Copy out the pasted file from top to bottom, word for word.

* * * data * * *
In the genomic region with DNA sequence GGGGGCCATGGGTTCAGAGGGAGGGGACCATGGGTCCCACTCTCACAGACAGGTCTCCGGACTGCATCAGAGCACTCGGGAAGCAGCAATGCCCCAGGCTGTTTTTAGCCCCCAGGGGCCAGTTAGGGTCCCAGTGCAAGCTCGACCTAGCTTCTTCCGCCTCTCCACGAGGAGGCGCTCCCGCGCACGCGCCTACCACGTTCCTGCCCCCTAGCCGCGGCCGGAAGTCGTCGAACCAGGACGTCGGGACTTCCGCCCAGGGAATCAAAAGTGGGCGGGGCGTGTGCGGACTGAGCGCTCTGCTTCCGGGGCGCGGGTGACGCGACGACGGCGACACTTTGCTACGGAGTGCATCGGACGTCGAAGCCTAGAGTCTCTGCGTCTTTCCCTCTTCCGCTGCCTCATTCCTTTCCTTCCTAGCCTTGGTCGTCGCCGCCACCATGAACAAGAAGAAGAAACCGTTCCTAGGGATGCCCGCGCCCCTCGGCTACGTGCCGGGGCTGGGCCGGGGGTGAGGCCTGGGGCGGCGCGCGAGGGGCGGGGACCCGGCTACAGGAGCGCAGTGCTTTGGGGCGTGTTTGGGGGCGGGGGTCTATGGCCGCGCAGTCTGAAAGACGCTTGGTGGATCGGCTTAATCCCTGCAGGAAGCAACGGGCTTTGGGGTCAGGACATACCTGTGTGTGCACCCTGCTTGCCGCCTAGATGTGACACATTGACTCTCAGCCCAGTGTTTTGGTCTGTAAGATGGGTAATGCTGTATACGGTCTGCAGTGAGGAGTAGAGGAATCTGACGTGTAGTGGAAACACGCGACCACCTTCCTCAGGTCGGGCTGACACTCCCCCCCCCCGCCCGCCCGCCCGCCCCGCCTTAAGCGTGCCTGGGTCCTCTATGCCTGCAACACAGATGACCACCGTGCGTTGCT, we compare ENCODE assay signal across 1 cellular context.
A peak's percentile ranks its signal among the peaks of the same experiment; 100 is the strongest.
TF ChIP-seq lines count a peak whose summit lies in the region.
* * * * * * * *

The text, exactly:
In the genomic region with DNA sequence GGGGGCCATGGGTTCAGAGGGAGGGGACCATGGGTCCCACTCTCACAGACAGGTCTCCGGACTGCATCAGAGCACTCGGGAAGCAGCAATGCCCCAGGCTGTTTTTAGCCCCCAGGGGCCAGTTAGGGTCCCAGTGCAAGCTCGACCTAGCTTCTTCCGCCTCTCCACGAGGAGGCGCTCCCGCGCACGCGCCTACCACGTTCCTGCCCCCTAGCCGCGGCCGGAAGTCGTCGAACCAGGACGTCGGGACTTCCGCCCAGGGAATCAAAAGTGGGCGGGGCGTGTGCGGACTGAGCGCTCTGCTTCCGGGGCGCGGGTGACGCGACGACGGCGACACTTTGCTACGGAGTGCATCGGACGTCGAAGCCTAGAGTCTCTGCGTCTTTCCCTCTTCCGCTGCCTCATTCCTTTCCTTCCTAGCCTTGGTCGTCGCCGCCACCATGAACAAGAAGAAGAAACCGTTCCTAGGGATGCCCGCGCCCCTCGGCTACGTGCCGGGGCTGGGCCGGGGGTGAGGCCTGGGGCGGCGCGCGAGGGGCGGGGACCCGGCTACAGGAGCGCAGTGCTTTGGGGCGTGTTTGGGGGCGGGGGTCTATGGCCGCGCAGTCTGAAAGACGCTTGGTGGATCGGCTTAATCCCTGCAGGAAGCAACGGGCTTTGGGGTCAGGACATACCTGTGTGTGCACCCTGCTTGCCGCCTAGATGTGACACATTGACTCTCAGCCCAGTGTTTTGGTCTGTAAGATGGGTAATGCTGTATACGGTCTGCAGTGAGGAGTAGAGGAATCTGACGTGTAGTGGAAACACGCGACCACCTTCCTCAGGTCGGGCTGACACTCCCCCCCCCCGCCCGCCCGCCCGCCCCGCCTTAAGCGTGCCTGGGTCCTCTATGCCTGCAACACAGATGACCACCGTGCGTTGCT, we compare ENCODE assay signal across 1 cellular context.
A peak's percentile ranks its signal among the peaks of the same experiment; 100 is the strongest.
TF ChIP-seq lines count a peak whose summit lies in the region.